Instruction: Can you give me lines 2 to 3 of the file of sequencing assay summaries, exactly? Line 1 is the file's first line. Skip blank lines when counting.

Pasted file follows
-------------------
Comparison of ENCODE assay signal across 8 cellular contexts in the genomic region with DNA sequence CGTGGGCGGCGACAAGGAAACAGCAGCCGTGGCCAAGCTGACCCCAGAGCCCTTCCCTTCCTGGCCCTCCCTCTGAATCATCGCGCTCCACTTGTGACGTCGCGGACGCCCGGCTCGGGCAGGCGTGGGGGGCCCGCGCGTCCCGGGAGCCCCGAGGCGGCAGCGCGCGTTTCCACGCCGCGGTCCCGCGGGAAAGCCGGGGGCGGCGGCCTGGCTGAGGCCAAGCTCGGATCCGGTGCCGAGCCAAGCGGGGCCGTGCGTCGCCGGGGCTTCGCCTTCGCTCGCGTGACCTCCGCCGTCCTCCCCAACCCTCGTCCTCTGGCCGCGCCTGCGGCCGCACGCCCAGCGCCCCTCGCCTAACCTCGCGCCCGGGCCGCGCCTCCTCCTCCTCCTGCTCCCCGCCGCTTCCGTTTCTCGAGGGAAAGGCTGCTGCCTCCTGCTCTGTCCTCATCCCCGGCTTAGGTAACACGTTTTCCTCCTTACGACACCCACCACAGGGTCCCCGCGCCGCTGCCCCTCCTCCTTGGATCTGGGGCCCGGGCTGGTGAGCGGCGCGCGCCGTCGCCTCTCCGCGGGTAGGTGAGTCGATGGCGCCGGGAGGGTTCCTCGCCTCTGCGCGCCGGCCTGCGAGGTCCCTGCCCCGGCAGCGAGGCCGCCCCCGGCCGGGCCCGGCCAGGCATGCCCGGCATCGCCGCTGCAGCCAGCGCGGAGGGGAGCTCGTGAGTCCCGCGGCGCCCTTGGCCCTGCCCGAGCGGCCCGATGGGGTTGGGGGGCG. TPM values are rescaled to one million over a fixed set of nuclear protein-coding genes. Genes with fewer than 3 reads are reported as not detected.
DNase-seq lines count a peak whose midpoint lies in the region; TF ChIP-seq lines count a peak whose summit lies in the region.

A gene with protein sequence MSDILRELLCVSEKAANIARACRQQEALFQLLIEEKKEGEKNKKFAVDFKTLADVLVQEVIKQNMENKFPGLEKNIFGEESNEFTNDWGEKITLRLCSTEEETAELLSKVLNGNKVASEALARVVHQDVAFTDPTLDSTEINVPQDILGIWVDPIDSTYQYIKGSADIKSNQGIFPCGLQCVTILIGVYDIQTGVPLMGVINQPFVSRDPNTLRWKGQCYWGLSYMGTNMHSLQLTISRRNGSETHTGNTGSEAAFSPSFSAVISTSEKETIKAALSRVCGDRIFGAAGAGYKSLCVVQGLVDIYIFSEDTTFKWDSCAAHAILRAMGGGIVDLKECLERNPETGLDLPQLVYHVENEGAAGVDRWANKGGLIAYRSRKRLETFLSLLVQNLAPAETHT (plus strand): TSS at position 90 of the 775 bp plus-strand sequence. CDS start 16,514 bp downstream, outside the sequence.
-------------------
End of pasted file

DNase-seq lines count a peak whose midpoint lies in the region; TF ChIP-seq lines count a peak whose summit lies in the region.

A gene with protein sequence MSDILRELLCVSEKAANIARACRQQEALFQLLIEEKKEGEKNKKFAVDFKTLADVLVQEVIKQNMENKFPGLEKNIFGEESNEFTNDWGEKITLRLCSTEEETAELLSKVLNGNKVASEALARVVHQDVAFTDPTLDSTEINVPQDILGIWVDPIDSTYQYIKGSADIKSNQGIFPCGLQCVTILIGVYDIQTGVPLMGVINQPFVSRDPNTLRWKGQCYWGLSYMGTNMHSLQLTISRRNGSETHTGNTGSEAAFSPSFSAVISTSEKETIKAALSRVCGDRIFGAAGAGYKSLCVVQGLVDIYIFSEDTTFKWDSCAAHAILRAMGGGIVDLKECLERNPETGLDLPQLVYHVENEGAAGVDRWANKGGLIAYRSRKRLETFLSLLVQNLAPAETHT (plus strand): TSS at position 90 of the 775 bp plus-strand sequence. CDS start 16,514 bp downstream, outside the sequence.